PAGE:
Mistrial declared in slaying of gay Oxnard teen
The trial of a middle school student who shot and killed a gay classmate during a morning computer lab ended in a mistrial Thursday when jurors said that after 17 hours of deliberations they could not agree whether to convict Brandon McInerney.
Jurors deadlocked 7 to 5 in favor of voluntary manslaughter in the emotional two-month trial in which the unstable backgrounds of the two boys and the actions of school officials in the weeks leading up to the stunning 2008 shooting inside an Oxnard classroom were laid bare.
McInerney sat stiffly and silently at the defense table as Ventura County Judge Charles Campbell declared a mistrial. His mother, Kendra McInerney, sobbed into her hands. The parents of victim Larry King, Greg and Dawn King, stormed from the courtroom with other relatives, even as the judge was still addressing the jurors.
Outside the Chatsworth court building, defense attorney Scott Wippert said his client was disappointed by the mistrial because his fate was left hanging. Prosecutors probably won’t announce until next month whether they will try the 17-year-old a second time, and whether he again will be tried as an adult.
McInerney was 14 when he walked into a morning computer lab at E.O. Green Junior High, pulled a .22-caliber handgun from his backpack, put the gun to Larry King’s head and pulled the trigger twice. King was 15.
But jurors universally rejected the prosecution’s contention that the shooting was a hate crime carried out by a youth filled with white supremacist beliefs and a hatred for homosexuals, Wippertsaid.
He said jurors told him that it had been an emotionally raw and gut-wrenching case and that, in the end, they couldn’t agree on a conviction.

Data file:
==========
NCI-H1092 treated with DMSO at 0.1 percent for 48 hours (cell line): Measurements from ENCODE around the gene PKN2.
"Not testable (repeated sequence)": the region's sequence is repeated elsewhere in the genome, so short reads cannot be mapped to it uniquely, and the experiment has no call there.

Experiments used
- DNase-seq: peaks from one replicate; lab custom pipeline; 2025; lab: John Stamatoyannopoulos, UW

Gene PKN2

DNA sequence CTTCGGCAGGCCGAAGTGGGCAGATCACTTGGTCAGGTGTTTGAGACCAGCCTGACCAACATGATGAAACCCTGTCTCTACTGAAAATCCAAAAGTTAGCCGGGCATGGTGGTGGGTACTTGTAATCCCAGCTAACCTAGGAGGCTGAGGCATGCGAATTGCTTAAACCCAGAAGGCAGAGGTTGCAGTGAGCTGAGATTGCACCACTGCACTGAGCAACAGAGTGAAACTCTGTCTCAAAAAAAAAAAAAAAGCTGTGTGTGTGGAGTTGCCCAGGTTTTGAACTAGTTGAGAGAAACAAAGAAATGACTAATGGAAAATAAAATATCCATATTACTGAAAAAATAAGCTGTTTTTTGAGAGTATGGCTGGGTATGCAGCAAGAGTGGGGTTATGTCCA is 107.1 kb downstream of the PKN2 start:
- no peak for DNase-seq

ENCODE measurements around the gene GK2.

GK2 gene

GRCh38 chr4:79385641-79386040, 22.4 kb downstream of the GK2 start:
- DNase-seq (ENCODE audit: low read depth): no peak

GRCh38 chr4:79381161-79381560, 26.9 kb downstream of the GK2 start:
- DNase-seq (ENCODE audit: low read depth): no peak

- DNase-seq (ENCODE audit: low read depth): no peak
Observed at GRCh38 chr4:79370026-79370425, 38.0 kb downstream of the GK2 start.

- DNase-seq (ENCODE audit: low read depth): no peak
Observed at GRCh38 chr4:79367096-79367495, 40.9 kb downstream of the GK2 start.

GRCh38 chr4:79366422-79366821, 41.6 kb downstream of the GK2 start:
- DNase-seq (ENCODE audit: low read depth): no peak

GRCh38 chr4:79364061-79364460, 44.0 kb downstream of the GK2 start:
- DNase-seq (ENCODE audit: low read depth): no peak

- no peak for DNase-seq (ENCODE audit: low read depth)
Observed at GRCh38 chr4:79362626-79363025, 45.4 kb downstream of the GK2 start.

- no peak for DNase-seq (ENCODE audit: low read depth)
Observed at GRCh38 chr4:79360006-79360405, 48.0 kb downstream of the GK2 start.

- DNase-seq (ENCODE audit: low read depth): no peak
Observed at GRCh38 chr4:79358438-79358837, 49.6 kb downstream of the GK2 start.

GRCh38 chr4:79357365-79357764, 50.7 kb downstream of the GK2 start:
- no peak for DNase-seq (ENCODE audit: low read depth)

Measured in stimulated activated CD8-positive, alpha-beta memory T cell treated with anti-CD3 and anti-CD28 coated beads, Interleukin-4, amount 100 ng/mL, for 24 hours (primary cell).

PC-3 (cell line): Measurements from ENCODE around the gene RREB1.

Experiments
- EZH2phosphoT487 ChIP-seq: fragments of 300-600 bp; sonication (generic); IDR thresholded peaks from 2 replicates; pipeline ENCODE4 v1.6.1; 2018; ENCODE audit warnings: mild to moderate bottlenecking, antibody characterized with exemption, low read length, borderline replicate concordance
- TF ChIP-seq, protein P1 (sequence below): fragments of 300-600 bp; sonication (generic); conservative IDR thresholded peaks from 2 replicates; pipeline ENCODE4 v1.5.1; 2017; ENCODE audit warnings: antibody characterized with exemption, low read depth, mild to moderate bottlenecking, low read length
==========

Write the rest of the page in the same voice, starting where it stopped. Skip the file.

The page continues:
Prosecutors declined to comment, as did jurors.
“He made this horrible decision at such a young age,” Robyn Bramson, another defense attorney, said outside the courthouse. “He’s going to be locked up for a very, very long time and I want him to have a date on the calendar when he can get out.”
During the trial, McInerney’s attorneys presented what prosecutors called a “gay panic” defense, arguing that the teenager was driven to violence by King’s repeated sexual taunts.
They also called to the stand teachers who testified that campus administrators turned a blind eye to the tensions King was creating on campus with his flamboyant dress and behavior. In the months before the shooting, King began wearing makeup and women’s spike-heeled boots and seemed to relish making boys squirm with comments such as “I know you want me,” teachers said.
Prosecutor Maeve Fox described McInerney as a bright boy from a broken, violent home who knew what he was doing when he brought the gun to school on Feb. 12, 2008.
McInerney was upset that King had come up to him at school the day before and said, “What’s up, baby?” Fox said. He told a defense psychologist that he found King’s attentions “disgusting” and “humiliating” and that King would have to pay for it.
The teen also told a school friend that he was going to bring a gun to school the next day, which he did, Fox said.
The defense reached for jury sympathy by calling relatives to testify to the abuse McInerney routinely suffered at the hands of his father, a drug abuser. McInerney was a boy who couldn’t cry, because if he did his father would smack him in the face, his aunts testified.
School was no longer McInerney’s safe zone, defense attorneys said, because administrators were refusing to do anything about King’s unwanted attentions.
“Use your common sense, use your heart, use your soul,” Wippert told the jurors before they began deliberating. “Remember this is a 14-year-old child, and you’re going to do what’s right.”
After the mistrial was declared and jurors left the room, McInerney turned and smiled at his family. When he spotted his former girlfriend, Samantha Cline, sitting in a back row, he threw her a kiss.
And then he was taken away by sheriff’s deputies.
Los Angeles Times staff writer Steve Chawkins contributed to this report.
Get Group Therapy
Life is stressful. Our weekly mental wellness newsletter can help.
You may occasionally receive promotional content from the Los Angeles Times.